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We want to build a YARN application performing transactional key-value storage. In other words, it should be able to run transactions in parallel on different node of the cluster. Each of these transactions consists of key-value operations.The key design principle here is locality, i.e.:

The high-level architecture is illustrated in the schema below. It consists of a client (maybe several), a ResourceManager which has some knowledge of the network, and a bunch of Transaction Managers which runs transactions. We think that each transaction will be given by the user an associated locality hash which determines which Transaction Manager will master the transaction execution (the Resource Manager is aware of which locality hash maps to which Transaction Manager). Then, this would be the responsibility of the master Transaction Manager to communicate with other Transaction Managers if it needs data.

The other key design principle here is the use of hashing. The transaction algorithms (2PL, MVCC) might require exchanges between nodes but we want to keep this number small by having a hash function mapping keys to nodes easily (avoiding indirect exchanges with the Resource Manager to know where the data is).


Transaction manager

The transaction manager is responsible for a bunch of things:

  1. Running transactions (in YARN containers?); and
  2. Dealing with the transactional algorithms (concurrency control, versioning, ...).
To keep the design as modular as possible, we decided to separate the concurrency controller module from the versioning and lockings units. The concurrency controller is responsible for running transaction in the proper way. To do that properly, it in turn interacts with versioning and locking units.


The project might be very ambitious for a 9-weeks project. We therefore consider some simplifications in the design that then can be unsimplified at the end of the project (some of them at least).

Key-values are be stored in non-persistant memory.

The main topic of this project being the transaction manager, not the key-value store, we consider that local in-memory storage is enough.

Dummy machine assignments based on the hash of the key.

At first, we plan to use very simple hard-coded static hashing mechanism even if we hope to come up with a distributed dynamic hashing mechanism by the end of the project.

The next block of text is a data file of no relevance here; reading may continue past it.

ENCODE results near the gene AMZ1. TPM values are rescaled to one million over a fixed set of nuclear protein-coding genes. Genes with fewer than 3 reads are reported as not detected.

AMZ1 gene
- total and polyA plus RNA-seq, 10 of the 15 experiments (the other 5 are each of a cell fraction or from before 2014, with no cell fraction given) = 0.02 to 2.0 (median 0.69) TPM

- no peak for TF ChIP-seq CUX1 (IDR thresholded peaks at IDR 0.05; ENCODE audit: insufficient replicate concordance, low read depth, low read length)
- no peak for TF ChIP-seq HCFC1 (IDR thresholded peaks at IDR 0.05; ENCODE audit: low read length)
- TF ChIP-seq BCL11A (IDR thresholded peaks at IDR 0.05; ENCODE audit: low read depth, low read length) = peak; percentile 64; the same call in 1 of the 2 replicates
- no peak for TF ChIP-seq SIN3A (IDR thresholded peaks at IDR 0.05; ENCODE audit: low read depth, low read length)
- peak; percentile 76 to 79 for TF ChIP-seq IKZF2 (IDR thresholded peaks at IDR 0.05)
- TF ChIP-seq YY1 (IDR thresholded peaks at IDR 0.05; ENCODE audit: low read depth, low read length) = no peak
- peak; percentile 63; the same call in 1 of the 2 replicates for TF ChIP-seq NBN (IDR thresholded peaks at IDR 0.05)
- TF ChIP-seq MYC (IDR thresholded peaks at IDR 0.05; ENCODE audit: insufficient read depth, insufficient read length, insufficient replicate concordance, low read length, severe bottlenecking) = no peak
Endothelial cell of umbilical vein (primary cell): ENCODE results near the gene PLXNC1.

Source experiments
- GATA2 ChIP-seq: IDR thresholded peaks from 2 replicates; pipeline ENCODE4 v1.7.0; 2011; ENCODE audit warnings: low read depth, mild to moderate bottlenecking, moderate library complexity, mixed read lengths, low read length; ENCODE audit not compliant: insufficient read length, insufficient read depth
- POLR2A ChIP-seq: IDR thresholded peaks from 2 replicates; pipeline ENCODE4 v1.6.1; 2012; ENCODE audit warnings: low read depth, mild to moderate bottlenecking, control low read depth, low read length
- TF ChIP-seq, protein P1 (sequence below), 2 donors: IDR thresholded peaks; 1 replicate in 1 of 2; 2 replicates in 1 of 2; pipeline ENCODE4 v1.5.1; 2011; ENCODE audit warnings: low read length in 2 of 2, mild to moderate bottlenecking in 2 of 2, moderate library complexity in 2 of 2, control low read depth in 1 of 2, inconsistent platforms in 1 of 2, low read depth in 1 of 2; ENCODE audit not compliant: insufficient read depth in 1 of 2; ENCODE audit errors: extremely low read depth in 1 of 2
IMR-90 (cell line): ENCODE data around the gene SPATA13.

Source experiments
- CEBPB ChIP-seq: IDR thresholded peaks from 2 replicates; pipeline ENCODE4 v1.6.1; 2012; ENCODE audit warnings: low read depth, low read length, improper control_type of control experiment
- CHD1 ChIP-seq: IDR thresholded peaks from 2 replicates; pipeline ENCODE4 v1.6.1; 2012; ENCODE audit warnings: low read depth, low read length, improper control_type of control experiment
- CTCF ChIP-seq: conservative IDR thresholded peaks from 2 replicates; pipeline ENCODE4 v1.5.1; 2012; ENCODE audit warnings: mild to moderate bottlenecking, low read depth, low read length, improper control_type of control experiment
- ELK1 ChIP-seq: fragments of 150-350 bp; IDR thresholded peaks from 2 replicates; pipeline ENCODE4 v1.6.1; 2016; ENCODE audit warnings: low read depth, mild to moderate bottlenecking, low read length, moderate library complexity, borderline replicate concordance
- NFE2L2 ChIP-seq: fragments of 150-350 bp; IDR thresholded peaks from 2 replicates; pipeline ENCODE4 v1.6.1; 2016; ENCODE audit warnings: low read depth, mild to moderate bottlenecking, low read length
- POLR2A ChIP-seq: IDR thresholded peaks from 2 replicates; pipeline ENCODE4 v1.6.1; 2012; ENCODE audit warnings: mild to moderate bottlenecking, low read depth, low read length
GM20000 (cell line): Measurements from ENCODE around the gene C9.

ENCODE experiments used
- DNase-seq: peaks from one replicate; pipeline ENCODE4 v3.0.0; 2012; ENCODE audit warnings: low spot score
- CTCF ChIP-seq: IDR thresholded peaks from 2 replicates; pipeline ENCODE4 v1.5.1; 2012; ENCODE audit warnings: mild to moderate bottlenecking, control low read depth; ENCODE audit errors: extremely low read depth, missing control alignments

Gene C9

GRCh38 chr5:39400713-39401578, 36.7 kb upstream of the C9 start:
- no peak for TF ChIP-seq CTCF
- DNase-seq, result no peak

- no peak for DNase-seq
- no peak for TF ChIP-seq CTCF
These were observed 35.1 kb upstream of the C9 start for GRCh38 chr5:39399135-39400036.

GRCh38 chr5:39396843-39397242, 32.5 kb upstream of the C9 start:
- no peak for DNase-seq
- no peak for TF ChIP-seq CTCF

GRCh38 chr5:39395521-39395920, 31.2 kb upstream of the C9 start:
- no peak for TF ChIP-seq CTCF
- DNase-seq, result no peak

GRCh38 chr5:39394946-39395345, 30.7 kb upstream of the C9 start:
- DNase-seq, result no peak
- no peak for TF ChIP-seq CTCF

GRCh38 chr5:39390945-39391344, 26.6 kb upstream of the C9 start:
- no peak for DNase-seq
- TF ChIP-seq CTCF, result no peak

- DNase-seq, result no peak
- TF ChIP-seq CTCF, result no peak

Transaction Managers do not communicate and no data is exchanged.

The transaction managers only deal with their local data and never access data they don't have locally. This is the simplification that must be unsimplified first.


Deliverable 1: Feasibility Study to Build on Top of YARN

The main goal of this first stage would be to come up with a design inside YARN to show that the design is indeed possible. This mainly consists in studying YARN and setting up the system with dummy components.

How do we build these nodes in YARN? Philémon, Georges
Simple 1-day in-memory key-value store implementation Georges
Client-Transaction Manager communication Ege, Sachin
Concrete definition of interfaces of project's modules Andy, Florian

Estimated duration: 2 weeks - Deadline: March, 23th

Deliverable 2: Initial Prototype

The goal of this second stage is to implement the key modules with all the above-mentioned simplifications.

MVTO implementation, versioning subsystem Florian, Andy
Locking subsystem
Georges, Philémon
2PL, MVCC2PL implementation Sachin, Ege
Transaction Manager infrastructure implementation Georges, Philémon

Estimated duration: 4 weeks - Deadline: April, 29th

Deliverable 3: Make it work well!

The goal of this last phase is to get rid of the maximum number of simplifications discussed earlier. 

Benchmarking system Andy, Florian

Network infrastructure needed for distribution
and deadlock prevention, cluster testing

Georges, Philémon
2-phase commit implementation Sachin
Centralized dead lock prevention Ege
Test framework for concurrent schedule testing Sachin, Andy & Philémon